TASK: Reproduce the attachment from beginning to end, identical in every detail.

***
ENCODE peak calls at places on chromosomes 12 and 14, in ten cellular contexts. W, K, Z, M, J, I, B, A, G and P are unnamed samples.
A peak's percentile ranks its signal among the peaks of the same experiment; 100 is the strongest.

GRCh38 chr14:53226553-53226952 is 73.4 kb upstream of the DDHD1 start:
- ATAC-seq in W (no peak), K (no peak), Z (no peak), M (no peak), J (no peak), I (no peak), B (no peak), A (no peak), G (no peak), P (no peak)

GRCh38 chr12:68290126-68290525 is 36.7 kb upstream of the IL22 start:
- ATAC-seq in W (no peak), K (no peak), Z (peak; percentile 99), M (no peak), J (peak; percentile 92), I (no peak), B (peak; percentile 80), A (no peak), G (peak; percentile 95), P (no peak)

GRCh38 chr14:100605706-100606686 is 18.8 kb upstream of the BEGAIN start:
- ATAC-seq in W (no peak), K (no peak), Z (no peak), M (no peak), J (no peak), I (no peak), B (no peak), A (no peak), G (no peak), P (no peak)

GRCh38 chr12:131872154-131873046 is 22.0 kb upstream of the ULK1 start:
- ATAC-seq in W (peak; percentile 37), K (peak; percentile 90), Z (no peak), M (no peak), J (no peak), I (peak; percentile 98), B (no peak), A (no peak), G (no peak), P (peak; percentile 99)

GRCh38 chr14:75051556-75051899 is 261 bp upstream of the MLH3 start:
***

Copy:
ENCODE peak calls at places on chromosomes 12 and 14, in ten cellular contexts. W, K, Z, M, J, I, B, A, G and P are unnamed samples.
A peak's percentile ranks its signal among the peaks of the same experiment; 100 is the strongest.

GRCh38 chr14:53226553-53226952 is 73.4 kb upstream of the DDHD1 start:
- ATAC-seq in W (no peak), K (no peak), Z (no peak), M (no peak), J (no peak), I (no peak), B (no peak), A (no peak), G (no peak), P (no peak)

GRCh38 chr12:68290126-68290525 is 36.7 kb upstream of the IL22 start:
- ATAC-seq in W (no peak), K (no peak), Z (peak; percentile 99), M (no peak), J (peak; percentile 92), I (no peak), B (peak; percentile 80), A (no peak), G (peak; percentile 95), P (no peak)

GRCh38 chr14:100605706-100606686 is 18.8 kb upstream of the BEGAIN start:
- ATAC-seq in W (no peak), K (no peak), Z (no peak), M (no peak), J (no peak), I (no peak), B (no peak), A (no peak), G (no peak), P (no peak)

GRCh38 chr12:131872154-131873046 is 22.0 kb upstream of the ULK1 start:
- ATAC-seq in W (peak; percentile 37), K (peak; percentile 90), Z (no peak), M (no peak), J (no peak), I (peak; percentile 98), B (no peak), A (no peak), G (no peak), P (peak; percentile 99)

GRCh38 chr14:75051556-75051899 is 261 bp upstream of the MLH3 start: